Can an American Woman Stop Domestic Violence in China?

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The landmark court victory of Kim Lee, a victim of domestic abuse from her Chinese husband, may bring discussion of domestic violence out in the open in China

crazyenglish.jpg[Li Yang teaches English to several thousand students in Guangzhou, China, in 2004. Li's American wife Kim Lee recently won a court decision following claims of domestic abuse. (Reuters)]

To many outside China, it might have seemed like another straightforward heroine-and-villain celebrity divorce story. He was the founder of a hugely popular English learning program known as Crazy English, and is a household name in China. She was his American wife. But the breakdown of Kim Lee's marriage to her husband Li Yang, which culminated with a Beijing court granting a divorce for reasons of abuse on February 2, has caused many Chinese to reexamine the issue of domestic violence.

After being beaten by her husband for years, and subsequently being denied assistance from the authorities and family friends, Kim Lee finally took to the Internet for help. She first posted photos of her bruised knees and swollen head on Sina Weibo, China's Twitter-like microblogging service, in September 2011.

Shortly after publishing the photos, Lee posted a graphic account of one of their altercations in English: "You knocked me to the floor. You sat on my back. You choked my neck with both hands and slammed my head into the floor. When I pried your hands from my neck you grabbed my hair and slammed my head into the floor ten more times!"

The initial reactions of many who read the post was shock, with users denouncing Li and urging Lee to go to the police. Weibo user @X__小妖 __X commented, "The heavens should split this freak Li Yang in half with lightning!! Kim, use the weapon of the law to protect yourself!!" Another user, @哈佛妈妈微博, posted, "As a woman I can't bear things like this, I know I can't help you personally, but I know together all the women in China can help. Fellow women re-tweet this; we won't bear this kind of insanity!"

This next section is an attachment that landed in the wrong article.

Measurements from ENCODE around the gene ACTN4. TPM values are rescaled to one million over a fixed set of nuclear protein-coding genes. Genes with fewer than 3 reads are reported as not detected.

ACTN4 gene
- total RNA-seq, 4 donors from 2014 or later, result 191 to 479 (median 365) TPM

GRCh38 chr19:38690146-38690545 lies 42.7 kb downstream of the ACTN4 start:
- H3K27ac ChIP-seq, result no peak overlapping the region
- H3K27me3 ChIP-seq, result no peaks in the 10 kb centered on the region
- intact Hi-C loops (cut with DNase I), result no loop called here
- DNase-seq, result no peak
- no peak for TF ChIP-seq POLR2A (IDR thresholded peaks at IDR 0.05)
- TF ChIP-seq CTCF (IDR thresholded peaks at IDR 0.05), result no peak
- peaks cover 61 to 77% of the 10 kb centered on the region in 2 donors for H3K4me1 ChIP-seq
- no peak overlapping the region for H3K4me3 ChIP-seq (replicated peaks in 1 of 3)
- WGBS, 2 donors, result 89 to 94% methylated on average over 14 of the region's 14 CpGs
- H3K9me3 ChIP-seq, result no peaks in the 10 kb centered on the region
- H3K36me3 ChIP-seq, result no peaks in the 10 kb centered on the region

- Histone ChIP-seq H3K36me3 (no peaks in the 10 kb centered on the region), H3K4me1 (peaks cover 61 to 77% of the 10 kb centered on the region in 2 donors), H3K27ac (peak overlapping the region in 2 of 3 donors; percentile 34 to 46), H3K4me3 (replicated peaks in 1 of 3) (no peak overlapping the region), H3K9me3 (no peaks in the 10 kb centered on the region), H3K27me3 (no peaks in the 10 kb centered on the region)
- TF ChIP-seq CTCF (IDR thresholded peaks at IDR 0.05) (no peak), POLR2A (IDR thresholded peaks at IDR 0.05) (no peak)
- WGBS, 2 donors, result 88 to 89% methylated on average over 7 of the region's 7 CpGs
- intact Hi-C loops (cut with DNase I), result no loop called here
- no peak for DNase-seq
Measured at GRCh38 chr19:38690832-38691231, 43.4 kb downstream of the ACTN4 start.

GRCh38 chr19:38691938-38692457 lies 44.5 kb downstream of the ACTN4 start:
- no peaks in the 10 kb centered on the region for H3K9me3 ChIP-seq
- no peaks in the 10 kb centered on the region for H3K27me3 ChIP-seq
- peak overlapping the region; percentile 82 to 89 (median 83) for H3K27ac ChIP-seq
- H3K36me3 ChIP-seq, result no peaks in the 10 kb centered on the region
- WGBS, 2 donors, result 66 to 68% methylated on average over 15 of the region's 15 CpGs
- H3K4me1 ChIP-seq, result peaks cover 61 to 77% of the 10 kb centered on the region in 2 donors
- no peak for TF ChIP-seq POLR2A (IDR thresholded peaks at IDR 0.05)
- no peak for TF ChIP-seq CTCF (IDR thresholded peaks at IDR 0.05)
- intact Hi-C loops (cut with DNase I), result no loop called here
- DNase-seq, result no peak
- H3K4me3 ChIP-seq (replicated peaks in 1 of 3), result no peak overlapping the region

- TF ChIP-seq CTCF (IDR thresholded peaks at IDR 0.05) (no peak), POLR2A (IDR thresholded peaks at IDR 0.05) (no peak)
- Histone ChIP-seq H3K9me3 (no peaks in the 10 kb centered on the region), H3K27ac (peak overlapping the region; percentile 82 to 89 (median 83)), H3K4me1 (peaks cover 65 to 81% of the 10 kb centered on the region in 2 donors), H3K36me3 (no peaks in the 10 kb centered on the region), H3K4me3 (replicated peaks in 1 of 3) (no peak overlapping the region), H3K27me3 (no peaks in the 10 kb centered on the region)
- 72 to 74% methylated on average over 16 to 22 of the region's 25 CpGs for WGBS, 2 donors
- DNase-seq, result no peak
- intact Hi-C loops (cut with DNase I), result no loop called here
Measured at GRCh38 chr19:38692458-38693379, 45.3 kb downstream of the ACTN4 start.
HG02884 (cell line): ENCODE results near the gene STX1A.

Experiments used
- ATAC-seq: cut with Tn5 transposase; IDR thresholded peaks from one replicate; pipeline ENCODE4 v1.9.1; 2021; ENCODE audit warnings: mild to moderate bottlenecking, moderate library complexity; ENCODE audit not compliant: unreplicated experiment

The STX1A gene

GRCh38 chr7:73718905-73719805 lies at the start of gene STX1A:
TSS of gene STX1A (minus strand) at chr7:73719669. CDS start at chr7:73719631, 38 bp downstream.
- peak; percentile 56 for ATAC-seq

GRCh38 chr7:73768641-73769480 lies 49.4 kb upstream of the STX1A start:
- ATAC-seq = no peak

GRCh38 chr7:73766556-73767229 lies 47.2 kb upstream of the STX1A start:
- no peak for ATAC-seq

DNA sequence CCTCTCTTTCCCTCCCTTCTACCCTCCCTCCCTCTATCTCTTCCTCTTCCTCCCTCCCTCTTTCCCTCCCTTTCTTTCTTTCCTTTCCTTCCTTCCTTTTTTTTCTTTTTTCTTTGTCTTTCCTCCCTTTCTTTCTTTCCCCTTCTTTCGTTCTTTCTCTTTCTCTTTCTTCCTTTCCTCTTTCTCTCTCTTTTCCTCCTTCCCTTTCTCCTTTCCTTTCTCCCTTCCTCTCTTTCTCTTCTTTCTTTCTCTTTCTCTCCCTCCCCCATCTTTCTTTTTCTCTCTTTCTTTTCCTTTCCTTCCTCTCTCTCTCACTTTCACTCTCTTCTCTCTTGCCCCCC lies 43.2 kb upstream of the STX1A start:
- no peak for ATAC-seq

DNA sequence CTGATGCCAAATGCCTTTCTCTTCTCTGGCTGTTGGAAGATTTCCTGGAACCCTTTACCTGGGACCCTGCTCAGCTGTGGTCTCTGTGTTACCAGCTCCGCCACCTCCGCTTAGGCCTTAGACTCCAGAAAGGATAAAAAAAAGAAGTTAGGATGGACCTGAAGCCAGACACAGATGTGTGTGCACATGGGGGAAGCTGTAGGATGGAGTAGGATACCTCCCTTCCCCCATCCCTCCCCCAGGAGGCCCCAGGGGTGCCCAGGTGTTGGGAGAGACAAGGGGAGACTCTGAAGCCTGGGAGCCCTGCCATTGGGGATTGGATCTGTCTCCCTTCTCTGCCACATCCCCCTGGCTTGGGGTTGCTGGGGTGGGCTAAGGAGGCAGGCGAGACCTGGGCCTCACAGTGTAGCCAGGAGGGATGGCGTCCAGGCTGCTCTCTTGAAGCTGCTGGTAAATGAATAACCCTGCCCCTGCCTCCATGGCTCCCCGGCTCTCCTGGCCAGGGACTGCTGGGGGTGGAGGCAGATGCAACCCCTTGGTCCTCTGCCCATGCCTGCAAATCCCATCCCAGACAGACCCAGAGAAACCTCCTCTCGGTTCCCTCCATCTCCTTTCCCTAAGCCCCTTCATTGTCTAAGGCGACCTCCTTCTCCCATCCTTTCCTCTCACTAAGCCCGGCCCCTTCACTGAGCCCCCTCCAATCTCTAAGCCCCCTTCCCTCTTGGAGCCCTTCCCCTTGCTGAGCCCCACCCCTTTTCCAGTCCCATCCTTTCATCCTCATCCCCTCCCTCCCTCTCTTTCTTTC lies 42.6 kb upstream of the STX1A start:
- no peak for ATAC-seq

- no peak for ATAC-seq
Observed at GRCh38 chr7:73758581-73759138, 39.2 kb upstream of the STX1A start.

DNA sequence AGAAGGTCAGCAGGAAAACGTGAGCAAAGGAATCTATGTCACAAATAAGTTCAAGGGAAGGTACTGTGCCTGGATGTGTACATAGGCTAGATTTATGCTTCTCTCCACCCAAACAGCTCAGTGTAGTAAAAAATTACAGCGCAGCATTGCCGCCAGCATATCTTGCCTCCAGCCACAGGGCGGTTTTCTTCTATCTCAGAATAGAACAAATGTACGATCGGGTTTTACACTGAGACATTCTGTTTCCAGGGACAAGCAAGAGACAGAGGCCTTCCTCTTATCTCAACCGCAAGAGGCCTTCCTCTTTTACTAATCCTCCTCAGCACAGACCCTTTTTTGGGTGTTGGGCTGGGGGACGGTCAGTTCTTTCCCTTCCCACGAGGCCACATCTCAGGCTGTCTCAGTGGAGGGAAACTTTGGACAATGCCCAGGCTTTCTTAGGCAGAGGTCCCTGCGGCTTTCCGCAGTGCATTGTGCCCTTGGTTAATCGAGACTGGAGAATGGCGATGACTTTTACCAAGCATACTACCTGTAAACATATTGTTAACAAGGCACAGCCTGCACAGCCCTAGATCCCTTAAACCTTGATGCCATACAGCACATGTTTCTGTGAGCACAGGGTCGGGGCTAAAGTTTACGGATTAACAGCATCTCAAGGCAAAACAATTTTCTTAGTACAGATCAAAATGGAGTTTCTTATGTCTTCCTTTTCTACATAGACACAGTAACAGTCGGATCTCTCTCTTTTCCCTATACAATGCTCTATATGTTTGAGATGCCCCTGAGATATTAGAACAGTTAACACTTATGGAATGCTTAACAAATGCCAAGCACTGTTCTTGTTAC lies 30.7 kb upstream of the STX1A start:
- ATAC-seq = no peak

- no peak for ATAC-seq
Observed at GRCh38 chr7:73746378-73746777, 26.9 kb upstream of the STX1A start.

Shortly after Lee began posting online, Li Yang also went public, stating : "I hit her sometimes, but I never thought she would make it public, since it's not Chinese tradition to expose family conflicts to outsiders." While these remarks could be interpreted as a calculated move to create a distance between Lee and her Chinese sympathizers, it also reveals the unspoken nature of domestic violence in the country.

For many in China, especially in rural areas, physical violence in the home is an accepted part of a marital relationship. Lee's appeals to her sister-in-law for help, for instance, were met with the suggestion that she should stop provoking her husband. In a separate case, Tea Leaf Nation contributor Thomas Stevenson wrote about how a woman he knew who experienced harassment was told by police, "He obviously cares about you and wants to be with you. You should go back to him." In Sichuan, a woman named Li Yan was driven to murder her husband after years of abuse and having her appeals to the local women's association go unheeded. In an interview with The Guardian, Li's brother Tan stated that "domestic violence is considered to be an issue within the family, and other families have more or less similar situations, so they did not take any action."

Statistics show the extent to which domestic violence is a problem in China. A study carried out by the All China Women's Federation estimated that abuse occurs in more than one third of Chinese households, with women comprising 85 percent of the victims. Worryingly, just 5 percent of the women who reported violence in the survey stated that their marriages were unhappy as a result.

By the time Lee left the courtroom, almost a year and a half after her first posts, her case had received more than three million comments on Sina Weibo alone. While most of those posting supported Lee, there was a sense from some that standing up to her husband was an foreign, not a Chinese act. One user, responding to an article about the case published in the Hong Kong media outlet Phoenix, commented, "American women are strong, Chinese men aren't up to marrying them, they certainly can't afford to offend them." Another user remarked, "Li Yang is admittedly wrong!! But if you look at the smile on this old foreign woman's face...all this money coming to her...it makes you want to throw up. No wonder Li Yang carried out domestic violence."

Kim Lee won an important victory in court, and helped stand up for herself as well as countless other victims of abuse. And while views on domestic violence remain varied in China, this public divorce has, at the very least, helped bring a once private matter further into the light.


This post also appears at Tea Leaf Nation, an Atlantic partner site.

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Natalie Thomas is a multimedia producer in Beijing. She is a contributor to Tea Leaf Nation.

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